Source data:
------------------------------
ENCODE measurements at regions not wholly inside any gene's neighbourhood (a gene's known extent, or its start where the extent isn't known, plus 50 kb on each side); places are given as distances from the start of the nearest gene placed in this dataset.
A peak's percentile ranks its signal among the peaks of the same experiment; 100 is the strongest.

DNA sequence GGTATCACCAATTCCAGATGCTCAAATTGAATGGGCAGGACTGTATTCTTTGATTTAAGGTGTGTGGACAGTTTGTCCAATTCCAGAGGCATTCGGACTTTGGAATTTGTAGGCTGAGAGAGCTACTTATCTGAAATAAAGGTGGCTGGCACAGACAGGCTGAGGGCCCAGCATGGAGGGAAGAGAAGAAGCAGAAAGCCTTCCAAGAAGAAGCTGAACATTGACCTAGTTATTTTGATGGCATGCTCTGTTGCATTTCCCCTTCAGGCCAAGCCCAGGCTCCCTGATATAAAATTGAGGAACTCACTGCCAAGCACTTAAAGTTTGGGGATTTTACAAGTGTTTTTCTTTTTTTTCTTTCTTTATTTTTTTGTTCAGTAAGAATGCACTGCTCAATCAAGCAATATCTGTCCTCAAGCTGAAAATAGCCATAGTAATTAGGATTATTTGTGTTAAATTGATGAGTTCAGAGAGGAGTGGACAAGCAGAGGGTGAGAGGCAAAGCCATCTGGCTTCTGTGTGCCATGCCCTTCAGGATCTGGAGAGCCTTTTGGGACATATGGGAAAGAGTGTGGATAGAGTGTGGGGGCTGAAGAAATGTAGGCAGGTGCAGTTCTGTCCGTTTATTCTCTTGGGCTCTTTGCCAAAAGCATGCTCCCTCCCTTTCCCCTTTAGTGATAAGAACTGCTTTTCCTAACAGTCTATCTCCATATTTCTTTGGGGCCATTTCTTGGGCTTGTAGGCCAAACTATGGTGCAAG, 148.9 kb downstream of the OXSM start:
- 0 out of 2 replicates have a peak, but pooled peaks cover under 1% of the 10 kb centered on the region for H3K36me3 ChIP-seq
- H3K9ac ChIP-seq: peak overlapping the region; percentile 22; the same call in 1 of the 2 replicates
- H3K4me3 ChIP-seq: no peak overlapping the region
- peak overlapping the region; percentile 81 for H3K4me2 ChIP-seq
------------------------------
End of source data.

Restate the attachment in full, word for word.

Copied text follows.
ENCODE measurements at regions not wholly inside any gene's neighbourhood (a gene's known extent, or its start where the extent isn't known, plus 50 kb on each side); places are given as distances from the start of the nearest gene placed in this dataset.
A peak's percentile ranks its signal among the peaks of the same experiment; 100 is the strongest.

DNA sequence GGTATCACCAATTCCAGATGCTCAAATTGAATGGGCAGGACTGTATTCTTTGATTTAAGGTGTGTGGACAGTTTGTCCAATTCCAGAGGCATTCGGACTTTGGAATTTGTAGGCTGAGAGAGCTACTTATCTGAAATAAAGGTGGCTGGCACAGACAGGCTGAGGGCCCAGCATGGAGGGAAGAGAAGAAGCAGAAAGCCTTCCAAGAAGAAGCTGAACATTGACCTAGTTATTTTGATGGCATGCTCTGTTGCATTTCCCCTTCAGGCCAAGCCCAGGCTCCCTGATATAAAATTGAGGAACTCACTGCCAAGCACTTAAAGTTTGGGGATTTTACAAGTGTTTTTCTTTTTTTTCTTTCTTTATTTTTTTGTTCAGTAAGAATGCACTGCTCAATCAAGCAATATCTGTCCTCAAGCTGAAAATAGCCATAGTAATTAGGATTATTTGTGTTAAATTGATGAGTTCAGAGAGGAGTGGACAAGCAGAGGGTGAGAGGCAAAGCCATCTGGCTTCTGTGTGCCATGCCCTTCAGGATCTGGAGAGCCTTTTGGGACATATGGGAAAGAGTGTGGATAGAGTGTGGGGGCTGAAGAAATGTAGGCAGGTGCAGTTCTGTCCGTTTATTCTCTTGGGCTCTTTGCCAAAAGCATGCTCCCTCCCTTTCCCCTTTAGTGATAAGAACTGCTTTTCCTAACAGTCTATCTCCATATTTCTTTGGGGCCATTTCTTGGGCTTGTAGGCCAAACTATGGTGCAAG, 148.9 kb downstream of the OXSM start:
- 0 out of 2 replicates have a peak, but pooled peaks cover under 1% of the 10 kb centered on the region for H3K36me3 ChIP-seq
- H3K9ac ChIP-seq: peak overlapping the region; percentile 22; the same call in 1 of the 2 replicates
- H3K4me3 ChIP-seq: no peak overlapping the region
- peak overlapping the region; percentile 81 for H3K4me2 ChIP-seq